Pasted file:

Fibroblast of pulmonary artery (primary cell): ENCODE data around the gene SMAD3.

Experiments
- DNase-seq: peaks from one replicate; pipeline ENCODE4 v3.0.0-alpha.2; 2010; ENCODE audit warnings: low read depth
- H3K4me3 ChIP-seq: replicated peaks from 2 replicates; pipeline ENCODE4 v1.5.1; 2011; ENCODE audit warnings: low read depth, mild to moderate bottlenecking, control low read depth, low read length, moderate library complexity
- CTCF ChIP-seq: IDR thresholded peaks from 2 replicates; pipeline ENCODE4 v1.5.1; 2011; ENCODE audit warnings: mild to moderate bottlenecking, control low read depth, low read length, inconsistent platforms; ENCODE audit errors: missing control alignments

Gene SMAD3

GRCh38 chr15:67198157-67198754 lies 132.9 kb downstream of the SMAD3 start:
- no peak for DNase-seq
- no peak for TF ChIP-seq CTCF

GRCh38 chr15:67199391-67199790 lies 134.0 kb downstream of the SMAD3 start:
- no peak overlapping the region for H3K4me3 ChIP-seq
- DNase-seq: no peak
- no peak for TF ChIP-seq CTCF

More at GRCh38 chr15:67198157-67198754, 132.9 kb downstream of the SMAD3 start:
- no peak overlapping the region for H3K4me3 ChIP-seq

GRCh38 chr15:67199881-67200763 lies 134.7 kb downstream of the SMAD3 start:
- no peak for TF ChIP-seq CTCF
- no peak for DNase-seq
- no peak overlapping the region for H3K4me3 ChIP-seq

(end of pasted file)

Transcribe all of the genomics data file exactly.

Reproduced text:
Fibroblast of pulmonary artery (primary cell): ENCODE data around the gene SMAD3.

Experiments
- DNase-seq: peaks from one replicate; pipeline ENCODE4 v3.0.0-alpha.2; 2010; ENCODE audit warnings: low read depth
- H3K4me3 ChIP-seq: replicated peaks from 2 replicates; pipeline ENCODE4 v1.5.1; 2011; ENCODE audit warnings: low read depth, mild to moderate bottlenecking, control low read depth, low read length, moderate library complexity
- CTCF ChIP-seq: IDR thresholded peaks from 2 replicates; pipeline ENCODE4 v1.5.1; 2011; ENCODE audit warnings: mild to moderate bottlenecking, control low read depth, low read length, inconsistent platforms; ENCODE audit errors: missing control alignments

Gene SMAD3

GRCh38 chr15:67198157-67198754 lies 132.9 kb downstream of the SMAD3 start:
- no peak for DNase-seq
- no peak for TF ChIP-seq CTCF

GRCh38 chr15:67199391-67199790 lies 134.0 kb downstream of the SMAD3 start:
- no peak overlapping the region for H3K4me3 ChIP-seq
- DNase-seq: no peak
- no peak for TF ChIP-seq CTCF

More at GRCh38 chr15:67198157-67198754, 132.9 kb downstream of the SMAD3 start:
- no peak overlapping the region for H3K4me3 ChIP-seq

GRCh38 chr15:67199881-67200763 lies 134.7 kb downstream of the SMAD3 start:
- no peak for TF ChIP-seq CTCF
- no peak for DNase-seq
- no peak overlapping the region for H3K4me3 ChIP-seq